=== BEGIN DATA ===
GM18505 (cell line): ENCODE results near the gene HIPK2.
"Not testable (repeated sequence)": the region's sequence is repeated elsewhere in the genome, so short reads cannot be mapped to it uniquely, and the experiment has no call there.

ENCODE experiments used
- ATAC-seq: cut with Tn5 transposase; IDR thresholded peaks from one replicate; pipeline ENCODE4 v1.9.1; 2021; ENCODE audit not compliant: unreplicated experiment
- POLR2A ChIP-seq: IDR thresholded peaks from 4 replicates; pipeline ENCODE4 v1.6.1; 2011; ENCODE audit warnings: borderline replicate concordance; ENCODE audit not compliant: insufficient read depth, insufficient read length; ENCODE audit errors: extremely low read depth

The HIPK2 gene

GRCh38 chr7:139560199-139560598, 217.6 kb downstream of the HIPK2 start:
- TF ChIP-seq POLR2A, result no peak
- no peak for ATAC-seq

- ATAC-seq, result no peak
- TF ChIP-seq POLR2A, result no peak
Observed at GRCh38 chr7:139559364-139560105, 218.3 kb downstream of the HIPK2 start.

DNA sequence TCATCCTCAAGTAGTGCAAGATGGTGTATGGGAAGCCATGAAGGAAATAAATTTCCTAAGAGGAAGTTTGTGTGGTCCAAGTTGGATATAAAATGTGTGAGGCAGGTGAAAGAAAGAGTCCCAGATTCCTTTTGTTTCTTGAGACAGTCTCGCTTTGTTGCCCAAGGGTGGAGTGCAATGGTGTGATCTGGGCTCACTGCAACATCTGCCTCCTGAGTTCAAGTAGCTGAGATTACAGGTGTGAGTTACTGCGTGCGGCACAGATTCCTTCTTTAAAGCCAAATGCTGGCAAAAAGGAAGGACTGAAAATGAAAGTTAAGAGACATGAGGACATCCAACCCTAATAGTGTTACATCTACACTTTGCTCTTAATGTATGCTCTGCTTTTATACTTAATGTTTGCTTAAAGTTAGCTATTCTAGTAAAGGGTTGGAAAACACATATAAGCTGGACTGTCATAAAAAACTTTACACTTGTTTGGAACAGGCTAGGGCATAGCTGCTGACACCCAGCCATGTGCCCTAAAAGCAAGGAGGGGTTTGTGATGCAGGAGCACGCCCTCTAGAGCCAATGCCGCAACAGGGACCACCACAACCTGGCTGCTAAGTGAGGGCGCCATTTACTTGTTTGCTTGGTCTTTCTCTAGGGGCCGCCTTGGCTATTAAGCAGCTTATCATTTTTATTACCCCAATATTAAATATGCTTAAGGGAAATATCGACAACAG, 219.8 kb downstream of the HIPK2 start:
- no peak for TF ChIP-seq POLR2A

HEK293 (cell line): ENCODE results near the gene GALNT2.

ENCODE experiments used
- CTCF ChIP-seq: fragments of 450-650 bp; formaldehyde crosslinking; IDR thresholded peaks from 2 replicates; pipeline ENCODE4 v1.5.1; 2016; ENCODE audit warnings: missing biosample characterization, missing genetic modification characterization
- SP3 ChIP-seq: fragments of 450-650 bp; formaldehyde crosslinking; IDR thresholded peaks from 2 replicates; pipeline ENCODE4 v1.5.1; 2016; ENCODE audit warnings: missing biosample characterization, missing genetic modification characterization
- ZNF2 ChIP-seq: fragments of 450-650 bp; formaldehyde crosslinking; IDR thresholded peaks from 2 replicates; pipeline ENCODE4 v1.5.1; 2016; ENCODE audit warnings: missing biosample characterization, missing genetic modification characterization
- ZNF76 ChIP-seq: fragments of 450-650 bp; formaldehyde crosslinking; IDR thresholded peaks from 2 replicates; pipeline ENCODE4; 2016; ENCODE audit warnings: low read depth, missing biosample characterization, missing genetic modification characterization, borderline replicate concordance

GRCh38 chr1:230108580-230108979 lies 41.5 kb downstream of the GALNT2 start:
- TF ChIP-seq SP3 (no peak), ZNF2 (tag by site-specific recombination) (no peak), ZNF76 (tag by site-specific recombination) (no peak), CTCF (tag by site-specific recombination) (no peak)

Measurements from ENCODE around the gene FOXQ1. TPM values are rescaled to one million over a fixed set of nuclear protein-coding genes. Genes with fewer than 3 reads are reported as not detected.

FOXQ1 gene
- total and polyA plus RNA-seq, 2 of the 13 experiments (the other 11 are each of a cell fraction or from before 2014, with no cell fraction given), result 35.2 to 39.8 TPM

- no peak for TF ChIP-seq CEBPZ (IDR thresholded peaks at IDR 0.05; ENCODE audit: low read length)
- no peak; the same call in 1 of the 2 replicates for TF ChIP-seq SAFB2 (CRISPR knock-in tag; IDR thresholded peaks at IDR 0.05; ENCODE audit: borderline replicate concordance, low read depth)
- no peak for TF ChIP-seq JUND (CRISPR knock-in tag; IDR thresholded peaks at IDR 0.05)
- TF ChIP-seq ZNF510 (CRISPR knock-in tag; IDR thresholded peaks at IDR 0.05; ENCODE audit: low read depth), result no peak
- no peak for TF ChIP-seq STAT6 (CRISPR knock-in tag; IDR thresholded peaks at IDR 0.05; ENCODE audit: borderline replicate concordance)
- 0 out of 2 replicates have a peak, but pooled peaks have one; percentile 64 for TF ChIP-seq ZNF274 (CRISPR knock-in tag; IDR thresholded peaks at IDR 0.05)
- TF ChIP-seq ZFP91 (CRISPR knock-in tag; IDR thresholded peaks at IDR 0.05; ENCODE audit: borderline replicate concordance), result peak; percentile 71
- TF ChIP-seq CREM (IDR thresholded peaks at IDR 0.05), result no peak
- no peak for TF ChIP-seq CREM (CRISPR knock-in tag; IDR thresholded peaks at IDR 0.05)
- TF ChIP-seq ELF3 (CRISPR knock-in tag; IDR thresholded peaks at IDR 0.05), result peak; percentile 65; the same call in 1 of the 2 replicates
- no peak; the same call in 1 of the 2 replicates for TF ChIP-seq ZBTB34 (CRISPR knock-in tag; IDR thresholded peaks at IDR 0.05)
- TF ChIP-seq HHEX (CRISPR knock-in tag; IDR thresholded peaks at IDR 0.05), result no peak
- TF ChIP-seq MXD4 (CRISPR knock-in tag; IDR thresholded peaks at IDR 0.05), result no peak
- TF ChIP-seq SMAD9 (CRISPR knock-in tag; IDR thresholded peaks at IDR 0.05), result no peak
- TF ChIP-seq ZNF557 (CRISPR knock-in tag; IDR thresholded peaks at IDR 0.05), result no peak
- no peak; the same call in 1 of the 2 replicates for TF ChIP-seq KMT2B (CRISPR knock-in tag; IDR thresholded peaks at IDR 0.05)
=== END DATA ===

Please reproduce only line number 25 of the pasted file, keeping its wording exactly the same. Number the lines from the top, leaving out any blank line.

- total and polyA plus RNA-seq, 2 of the 13 experiments (the other 11 are each of a cell fraction or from before 2014, with no cell fraction given), result 35.2 to 39.8 TPM